On our first morning here, we explored the lowest part of the reserve, following the São Francisco River and searching for the endangered Brazilian Merganser. Because of the recent rains the river was running so fast that it was very hard to look for this rare duck. Making our way towards Casca d’Anta (a waterfall of the São Francisco River), we made a few stops finding some great birds such as Red-legged Seriema, Guira Cuckoos, and a very wet family of Burrowing Owls. We also found an amazing dead tree were we counted no less than 32 Toco Toucans! In the gallery forest surrounding Casca d’Anta, we had some great views of White-throated Spadebill, Euler’s Flycatcher, Golden-crowned and Flavescent Warblers, and a very quick view of a male Helmeted Manakin. We drove back to the hotel for lunch, where we stayed the rest of the day due to the rain, watching the birds coming to the feeders, including Gray-cowled Wood-Rail, Blue Dacnis, Scaled Dove and Double-collared Seedeater.

During our second morning we did some short drives around Sao Roque, birding mostly from the vehicles. Even if the conditions were difficult due to the weather we found some nice birds, including several views of the charismatic Red-legged Seriema, an Aplomado Falcon, Sooty Tyrannulets, Crested Black-Tyrant, or Yellow-rumped Blackbird. The rain began to stop around lunch time so we decided to drive back along the Sao Francisco River. At a stop at a small wetland we found a pair of Rusty-collared Seedeater, had some great views of displaying Black-capped Donacobius, admired more Streamer-tailed Tyrants, and found groups of Golden-capped and Yellow-chevroned Parakeets. A few Muscovy Duck and Brazilian Teals were also found feeding in a wet field. Spending some time in a little forest patch along the Sao Francisco River, we found a group of Maroon-bellied Parakeet, a stunning female Pin-tailed Manakin, a lovely Rufous Casiornis and a singing Chivi Vireo.

With the rain ending, we were excited to spend our last day on the top of the Canastra N.P. plateau visiting cerrado habitat as well as gallery forest and extensive natural grassland. It was a long driving day through a beautiful landscape, finding a long list of fantastic new birds at every stop. In a patch of gallery forest we had a nice view of a singing male Rufous-winged Antshrike, while a bit later we had a stunning, prolonged look at a singing Brasilia Tapaculo singing on an exposed branch. In the grassland, we found lots of specialties as well. We all admired the display of a Cock-tailed Tyrant, found more than a dozen of Black-masked Finch, and enjoyed splendid views of the stunning Sharp-tailed Grass-Tyrant (now competing with Fork-tailed Flycatcher for the title of ‘most elegant bird’). We found several groups of Pearly-breasted and Plumbeous Seedeaters and a pair of displaying Ochre-breasted Pipit. Suddenly a Chaco Eagle crossed the horizon, adding lots of excitement to the group. Other great birds today included White-rumped Tanager, a pair of Firewood Gatherer on their nest, substantial numbers of White-rumped Monjita, a few Crested Black-Tyrants, and even two Red-winged Tinamous crossing the road. And for heard-only species, I should mention the Ocellated Crake heard just a few meters from us but who never made an appearance. We had our picnic lunch at the upper part of the Casca d’Anta waterfall, and once we finished our sandwiches and were ready to go, our driver Marcelo called the magic word: “duck!”. Unbelievably, a Brazilian Merganser appeared on the Sao Francisco River during our lunch and offered amazing close views! It stayed about 5 minutes before taking off, leaving us with huge smiles on our faces. Despite a slight increase in the local population of Brazilian Merganser in recent years, the world population is still estimated to be below 300 individuals. Canastra National Park is the best area to look for this bird, which we were aware of as we enjoyed prolonged views.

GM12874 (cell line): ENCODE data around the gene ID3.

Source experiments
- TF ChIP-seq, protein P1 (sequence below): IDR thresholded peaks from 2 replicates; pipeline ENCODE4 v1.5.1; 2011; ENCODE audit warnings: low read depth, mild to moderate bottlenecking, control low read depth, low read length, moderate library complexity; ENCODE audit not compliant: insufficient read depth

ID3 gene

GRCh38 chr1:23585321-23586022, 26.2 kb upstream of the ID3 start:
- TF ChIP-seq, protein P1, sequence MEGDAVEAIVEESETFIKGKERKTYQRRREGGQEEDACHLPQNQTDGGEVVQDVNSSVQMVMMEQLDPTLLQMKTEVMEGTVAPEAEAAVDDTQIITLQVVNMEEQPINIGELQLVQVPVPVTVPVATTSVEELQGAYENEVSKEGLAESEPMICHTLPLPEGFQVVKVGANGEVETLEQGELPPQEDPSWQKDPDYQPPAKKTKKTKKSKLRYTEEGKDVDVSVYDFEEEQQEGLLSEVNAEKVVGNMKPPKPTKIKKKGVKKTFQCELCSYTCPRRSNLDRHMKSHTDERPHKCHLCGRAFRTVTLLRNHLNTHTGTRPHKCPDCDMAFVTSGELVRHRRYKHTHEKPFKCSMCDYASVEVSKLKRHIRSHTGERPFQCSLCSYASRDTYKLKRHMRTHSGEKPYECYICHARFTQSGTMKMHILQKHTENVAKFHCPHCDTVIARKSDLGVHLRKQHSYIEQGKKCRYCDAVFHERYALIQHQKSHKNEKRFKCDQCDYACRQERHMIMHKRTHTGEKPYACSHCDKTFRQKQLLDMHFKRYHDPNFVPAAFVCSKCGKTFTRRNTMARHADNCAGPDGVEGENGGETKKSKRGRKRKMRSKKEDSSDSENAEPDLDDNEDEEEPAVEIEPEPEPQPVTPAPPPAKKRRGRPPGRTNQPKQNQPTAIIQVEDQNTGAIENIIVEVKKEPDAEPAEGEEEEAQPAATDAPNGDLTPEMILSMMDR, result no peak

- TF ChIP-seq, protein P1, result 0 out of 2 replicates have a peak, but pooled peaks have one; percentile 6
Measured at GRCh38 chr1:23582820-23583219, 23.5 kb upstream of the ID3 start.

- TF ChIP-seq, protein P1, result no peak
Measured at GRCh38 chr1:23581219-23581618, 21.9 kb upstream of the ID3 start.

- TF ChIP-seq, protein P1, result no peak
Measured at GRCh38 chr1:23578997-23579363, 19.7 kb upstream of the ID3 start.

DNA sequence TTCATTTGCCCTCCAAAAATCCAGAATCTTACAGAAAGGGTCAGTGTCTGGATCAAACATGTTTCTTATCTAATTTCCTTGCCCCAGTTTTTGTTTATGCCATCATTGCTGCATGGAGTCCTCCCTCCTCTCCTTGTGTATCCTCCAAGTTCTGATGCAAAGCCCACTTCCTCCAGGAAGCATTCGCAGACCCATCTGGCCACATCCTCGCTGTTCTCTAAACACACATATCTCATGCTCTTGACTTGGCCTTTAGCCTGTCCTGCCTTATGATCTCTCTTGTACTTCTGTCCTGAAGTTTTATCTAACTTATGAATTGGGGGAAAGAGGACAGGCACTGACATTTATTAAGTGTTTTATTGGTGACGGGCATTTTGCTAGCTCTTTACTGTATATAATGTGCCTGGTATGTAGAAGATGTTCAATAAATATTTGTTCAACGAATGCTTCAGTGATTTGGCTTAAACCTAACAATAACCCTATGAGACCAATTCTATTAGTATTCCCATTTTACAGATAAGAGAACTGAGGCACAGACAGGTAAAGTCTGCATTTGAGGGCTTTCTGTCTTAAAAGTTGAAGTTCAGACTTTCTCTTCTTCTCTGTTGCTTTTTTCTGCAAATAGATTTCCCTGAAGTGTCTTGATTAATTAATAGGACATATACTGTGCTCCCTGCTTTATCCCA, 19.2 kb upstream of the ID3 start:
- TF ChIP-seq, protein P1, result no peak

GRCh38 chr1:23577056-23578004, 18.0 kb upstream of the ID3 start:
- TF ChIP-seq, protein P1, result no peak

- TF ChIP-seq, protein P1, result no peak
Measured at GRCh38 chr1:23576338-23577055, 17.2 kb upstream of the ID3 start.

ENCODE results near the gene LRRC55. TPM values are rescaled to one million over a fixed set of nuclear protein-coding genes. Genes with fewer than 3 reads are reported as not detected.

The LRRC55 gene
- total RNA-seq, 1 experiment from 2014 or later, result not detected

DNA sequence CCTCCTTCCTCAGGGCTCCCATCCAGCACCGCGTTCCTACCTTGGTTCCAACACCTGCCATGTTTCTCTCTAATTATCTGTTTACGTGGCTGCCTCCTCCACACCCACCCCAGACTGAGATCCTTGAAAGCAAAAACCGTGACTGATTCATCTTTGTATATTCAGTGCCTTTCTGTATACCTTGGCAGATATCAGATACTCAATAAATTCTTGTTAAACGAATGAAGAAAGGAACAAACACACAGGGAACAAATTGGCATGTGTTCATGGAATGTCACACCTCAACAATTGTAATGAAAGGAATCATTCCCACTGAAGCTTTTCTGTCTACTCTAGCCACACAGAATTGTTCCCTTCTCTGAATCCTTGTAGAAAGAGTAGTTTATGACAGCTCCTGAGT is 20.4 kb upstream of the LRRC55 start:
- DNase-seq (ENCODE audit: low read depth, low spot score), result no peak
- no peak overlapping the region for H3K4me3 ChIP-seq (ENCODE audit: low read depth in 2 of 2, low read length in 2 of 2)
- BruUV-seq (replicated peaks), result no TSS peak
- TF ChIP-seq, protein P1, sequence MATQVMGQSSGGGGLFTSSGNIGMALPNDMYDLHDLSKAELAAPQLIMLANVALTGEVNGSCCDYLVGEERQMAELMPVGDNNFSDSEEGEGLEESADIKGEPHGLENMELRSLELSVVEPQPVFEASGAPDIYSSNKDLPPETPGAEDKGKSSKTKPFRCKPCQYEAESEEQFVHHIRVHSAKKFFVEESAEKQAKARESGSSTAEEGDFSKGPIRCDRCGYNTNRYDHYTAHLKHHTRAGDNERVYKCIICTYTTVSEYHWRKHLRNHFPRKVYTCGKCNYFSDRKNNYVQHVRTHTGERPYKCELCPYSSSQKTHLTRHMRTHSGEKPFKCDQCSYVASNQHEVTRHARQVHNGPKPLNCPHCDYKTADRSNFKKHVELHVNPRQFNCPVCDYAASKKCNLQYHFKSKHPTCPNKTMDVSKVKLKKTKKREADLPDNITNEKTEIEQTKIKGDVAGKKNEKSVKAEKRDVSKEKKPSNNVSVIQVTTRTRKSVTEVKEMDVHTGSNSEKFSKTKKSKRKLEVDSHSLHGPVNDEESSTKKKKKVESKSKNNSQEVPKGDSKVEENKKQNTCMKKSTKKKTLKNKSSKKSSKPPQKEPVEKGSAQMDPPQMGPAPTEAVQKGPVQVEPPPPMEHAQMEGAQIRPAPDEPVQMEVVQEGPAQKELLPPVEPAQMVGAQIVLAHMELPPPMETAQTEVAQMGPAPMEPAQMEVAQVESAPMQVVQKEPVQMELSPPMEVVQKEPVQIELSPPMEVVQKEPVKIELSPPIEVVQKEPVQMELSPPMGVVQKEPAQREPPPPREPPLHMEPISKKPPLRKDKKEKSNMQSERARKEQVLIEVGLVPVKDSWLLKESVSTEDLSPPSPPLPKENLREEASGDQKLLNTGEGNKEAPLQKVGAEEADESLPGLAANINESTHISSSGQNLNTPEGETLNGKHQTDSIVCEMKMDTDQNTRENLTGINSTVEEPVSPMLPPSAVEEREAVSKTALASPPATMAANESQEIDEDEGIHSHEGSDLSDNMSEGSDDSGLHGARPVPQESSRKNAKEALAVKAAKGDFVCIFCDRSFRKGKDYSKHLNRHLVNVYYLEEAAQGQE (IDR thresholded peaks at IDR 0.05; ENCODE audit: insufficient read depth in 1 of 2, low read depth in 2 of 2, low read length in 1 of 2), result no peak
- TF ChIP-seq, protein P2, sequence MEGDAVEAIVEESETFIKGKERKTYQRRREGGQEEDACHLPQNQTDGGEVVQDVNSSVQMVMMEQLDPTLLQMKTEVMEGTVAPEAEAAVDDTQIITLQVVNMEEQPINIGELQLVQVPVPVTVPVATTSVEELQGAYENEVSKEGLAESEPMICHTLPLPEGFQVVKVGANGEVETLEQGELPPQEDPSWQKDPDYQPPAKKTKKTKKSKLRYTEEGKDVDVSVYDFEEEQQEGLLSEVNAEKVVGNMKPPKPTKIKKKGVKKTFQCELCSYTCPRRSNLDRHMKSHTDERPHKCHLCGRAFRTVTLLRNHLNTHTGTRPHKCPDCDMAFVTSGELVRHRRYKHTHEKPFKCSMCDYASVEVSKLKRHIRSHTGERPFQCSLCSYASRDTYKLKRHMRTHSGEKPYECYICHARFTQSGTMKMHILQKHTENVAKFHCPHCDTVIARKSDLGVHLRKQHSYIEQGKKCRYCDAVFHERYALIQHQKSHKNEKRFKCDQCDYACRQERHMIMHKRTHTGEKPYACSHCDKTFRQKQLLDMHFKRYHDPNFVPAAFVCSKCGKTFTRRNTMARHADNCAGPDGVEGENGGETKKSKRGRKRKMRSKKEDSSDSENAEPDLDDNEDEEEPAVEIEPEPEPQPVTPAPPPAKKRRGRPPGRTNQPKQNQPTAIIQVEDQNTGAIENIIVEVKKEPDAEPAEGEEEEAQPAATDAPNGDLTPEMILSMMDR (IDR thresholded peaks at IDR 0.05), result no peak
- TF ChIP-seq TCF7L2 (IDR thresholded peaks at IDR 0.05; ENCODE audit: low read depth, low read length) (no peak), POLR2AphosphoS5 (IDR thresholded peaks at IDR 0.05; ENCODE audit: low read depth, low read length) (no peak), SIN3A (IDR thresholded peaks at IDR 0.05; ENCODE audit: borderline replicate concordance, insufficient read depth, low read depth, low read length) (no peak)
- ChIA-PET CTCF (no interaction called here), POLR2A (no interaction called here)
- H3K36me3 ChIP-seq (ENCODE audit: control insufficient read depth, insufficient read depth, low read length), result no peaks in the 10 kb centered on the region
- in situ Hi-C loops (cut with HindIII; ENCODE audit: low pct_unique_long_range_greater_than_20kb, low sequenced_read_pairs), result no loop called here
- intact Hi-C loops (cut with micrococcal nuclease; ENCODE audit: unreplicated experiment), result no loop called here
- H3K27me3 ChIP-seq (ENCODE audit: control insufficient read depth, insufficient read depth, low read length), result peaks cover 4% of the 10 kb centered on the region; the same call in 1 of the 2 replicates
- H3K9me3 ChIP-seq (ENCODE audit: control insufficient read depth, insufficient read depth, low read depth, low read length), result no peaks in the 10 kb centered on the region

Now a trip to Canastra N.P. would not be complete without a sighting of Giant Anteater, and we found no less than seven of this spectacular animal! We were even able to enjoy a very close encounter, spending around 20 minutes at less than 50 meters from one of them. An unforgettable view. It was now time to drive back to our hotel in São Roque for a great dinner and a good night.

For our last day we had some pre-breakfast birding at a nearby wetland, enjoying views of many species already seen the previous days, and even adding Bare-faced Ibis, Green-barred Woodpecker and Sooty-fronted Spinetail to our trip list. It was now time to pack and drive to the Belo Horizonte airport for flights back home.

-Fabrice Schmitt

Created: 12 December 2018